I'd like to have alar base reduction as my nostrils flare too much when I smile and my nose is flat & droops down. Should I have the nose-tip built up along with alar base reduction? Or will increasing height of my nose-tip reduce nostril flare enough to compensate? Will I need the bridge of my nose built up if I want the nose-tip built up to get a more natural look? Bridge height doesn't worry me too much
Alar Base Reduction and Bridge Implants on Asian Nose?
Doctor Answers (8)
Aesthetic Surgery on the Asin Nose
Narrowing the base of the nose and building up the tip usually work better in conjunction in the Asian nose, though every nose is different and will need individual planning. Based on your pictures, you will likely benefit from both tip support (collumelar strut) and narrowing of the Alar base. Whether you augment the dorsum is up to you. It will change the proportions of your nose if you do, which would look good, but less ethnic. A good way to approach the planning for your nose is to bring in pictures of noses you like so they can be discussed with your surgeon. He/She will give you an idea of what is possible and what will look natural on your face.
Your self-analysis is very accurate.The most natural result can be achieved by augmenting the tip and radix (superior part of the bridge), and narrowing the nasal base. This will give your nose more definition.
A Silastic nasal bridge implant can be performed on Asian noses quite easily and is inserted through an incision inside of the nose. The drooping down of the tip that occurs when smiling occurs from a small ligament that is attached from the upper lip muscle to the nose, and once this is released during the rhinoplasty procedure, the tip then stays static and is no longer dynamic. Alarplasty can be performed to narrow the nostrils to further balance the nose with facial features.
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Asian rhinoplasty usually requires alar base reduction and tip augmentation.
You are correct is what you want and having it still look natural. The tip and the radix(top of the bridge) need augmentation. The base will need narrowing as well. See an experienced rhinoplasty surgeon who does many NATURAL looking Asian noses .
Asian Tip rhinoplasty.
In my opinion, I would proceed with placement of a graft and lifting of tip to promote rotation and mechanical support against downturning with smiling. I would also advise the alarplasty becasue I do not believe that the above maneuver would create satsifactory reduction in the nostrils. I would also advise you to consider a radix graft (nasal bridge) but as you have stated, this is less of a concern for you. Without addressing the bridge, this is essential a tip rhinoplasty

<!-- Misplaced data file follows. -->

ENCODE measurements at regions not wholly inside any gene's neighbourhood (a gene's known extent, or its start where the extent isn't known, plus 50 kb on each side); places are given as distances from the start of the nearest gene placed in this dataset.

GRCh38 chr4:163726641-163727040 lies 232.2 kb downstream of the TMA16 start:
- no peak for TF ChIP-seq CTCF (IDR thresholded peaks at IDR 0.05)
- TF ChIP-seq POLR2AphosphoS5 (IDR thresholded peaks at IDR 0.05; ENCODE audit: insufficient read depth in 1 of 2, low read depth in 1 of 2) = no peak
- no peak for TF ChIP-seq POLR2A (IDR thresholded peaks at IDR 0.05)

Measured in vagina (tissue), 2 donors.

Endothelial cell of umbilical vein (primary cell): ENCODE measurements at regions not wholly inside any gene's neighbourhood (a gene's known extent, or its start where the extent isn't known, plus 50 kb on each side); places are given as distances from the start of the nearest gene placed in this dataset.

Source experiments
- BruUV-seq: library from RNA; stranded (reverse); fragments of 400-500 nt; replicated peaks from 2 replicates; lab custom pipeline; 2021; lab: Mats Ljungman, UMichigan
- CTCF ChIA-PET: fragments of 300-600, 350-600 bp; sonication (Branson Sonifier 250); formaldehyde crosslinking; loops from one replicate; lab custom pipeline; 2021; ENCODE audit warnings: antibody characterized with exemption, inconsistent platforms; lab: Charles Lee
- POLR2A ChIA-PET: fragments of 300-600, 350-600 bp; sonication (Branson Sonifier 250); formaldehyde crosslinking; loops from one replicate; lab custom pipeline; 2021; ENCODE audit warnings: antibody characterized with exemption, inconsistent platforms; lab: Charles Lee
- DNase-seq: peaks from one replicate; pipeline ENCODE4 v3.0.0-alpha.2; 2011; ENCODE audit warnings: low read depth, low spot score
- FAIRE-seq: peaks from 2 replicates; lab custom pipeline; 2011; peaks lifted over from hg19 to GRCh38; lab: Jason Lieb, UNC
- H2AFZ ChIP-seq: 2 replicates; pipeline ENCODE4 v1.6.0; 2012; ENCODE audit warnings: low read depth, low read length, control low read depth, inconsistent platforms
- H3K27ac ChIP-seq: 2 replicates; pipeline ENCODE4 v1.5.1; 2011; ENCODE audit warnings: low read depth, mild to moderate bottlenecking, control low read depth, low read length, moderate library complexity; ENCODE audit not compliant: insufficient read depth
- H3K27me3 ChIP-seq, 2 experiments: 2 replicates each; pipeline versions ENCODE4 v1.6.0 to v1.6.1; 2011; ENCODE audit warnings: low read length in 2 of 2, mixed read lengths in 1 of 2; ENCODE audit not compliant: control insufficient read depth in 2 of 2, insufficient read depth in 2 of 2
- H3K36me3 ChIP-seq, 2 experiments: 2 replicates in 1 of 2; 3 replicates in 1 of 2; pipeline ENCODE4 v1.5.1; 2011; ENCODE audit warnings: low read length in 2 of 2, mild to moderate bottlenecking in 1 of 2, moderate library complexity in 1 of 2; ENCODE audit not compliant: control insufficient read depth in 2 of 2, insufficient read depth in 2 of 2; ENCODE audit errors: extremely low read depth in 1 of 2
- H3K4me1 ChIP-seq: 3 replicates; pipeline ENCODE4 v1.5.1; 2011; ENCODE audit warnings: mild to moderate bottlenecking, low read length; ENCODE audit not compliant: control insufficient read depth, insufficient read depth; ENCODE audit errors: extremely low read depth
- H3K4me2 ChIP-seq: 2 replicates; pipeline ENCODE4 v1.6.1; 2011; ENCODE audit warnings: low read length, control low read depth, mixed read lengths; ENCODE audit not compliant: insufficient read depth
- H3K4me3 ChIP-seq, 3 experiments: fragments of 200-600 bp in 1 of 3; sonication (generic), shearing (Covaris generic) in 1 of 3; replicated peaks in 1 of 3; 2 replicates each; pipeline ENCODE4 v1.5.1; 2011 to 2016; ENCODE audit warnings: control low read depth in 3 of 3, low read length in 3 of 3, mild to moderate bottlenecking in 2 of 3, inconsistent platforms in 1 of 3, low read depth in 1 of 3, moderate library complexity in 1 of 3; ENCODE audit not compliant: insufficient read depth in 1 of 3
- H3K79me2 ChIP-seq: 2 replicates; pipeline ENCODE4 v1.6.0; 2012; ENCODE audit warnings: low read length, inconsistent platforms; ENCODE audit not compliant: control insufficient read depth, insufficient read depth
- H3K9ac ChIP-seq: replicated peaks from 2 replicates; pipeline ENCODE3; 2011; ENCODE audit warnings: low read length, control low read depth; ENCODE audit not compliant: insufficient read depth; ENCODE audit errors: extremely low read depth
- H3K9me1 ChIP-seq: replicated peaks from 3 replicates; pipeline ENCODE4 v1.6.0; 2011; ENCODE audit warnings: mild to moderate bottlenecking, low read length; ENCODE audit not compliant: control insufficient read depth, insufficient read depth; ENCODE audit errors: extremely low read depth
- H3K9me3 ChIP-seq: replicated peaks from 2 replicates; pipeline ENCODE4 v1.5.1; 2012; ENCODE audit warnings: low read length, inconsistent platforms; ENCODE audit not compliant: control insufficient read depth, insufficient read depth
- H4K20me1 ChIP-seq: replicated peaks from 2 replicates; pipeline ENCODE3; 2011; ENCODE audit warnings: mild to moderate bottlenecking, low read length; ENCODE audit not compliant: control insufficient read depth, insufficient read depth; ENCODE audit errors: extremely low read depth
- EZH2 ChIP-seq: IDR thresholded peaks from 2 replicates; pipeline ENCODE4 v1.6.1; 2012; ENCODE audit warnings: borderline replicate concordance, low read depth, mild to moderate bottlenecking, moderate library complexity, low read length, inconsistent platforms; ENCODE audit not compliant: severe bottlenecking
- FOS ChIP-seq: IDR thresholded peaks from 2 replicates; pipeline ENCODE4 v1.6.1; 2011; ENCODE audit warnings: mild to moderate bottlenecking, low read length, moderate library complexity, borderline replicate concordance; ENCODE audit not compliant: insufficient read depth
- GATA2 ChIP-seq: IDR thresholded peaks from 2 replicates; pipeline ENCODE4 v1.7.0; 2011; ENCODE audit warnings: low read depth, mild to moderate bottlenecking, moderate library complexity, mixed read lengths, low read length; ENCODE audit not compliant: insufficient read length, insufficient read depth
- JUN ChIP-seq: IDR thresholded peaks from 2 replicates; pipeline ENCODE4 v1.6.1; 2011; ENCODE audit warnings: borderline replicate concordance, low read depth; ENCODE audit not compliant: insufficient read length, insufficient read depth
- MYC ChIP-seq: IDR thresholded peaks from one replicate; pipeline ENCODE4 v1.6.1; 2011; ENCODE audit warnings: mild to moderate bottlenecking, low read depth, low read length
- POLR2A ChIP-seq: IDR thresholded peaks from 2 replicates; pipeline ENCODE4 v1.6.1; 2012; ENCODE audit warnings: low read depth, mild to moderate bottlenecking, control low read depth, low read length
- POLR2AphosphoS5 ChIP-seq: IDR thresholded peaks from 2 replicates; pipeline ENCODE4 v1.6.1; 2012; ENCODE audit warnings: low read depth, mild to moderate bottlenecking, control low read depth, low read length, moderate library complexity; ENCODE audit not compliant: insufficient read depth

Rhinoplasty and alar reduction
A dorsal onlay may bring out the nose a bit and reduce as much of a need for base reduction. But certainly the two can be done at the same time.
African American Rhinoplasty
Ethnic rhinoplasty is by far the most difficult of all cosmetic procedures.
It appears that you would require elevation and rotation of your tip, slight reduction of your anterior dorsum then small implant to reproject your bridge followed by a alar base reduction.
The bridge height has to be proportionate to the elevation and rotation of your tip. This is what we call deprojection - reprojection of the bridge.
Asian nose enhancements
Everyone's nose will widen with smiling, so please know that alar wedge resections are done mainly for correcting the aesthetic "balance" of your facial features. This may affect your "smile" in subtle and sometimes obvious ways. Elevating your bridge will create a taller nasal form and the illusion of less width at the nostrils.You are a good candidate for both bridge augmentation and alar wing narrowing. That being said, your nose is individually ethnic and natural as it is. If you are looking to change toward another ethnic standard, be sure it will "fit" properly on your face. I can see what concerns you, and so, please interview for a surgeon who truly understands what you are requesting.
These answers are for educational purposes and should not be relied upon as a substitute for medical advice you may receive from your physician. If you have a medical emergency, please call 911. These answers do not constitute or initiate a patient/doctor relationship.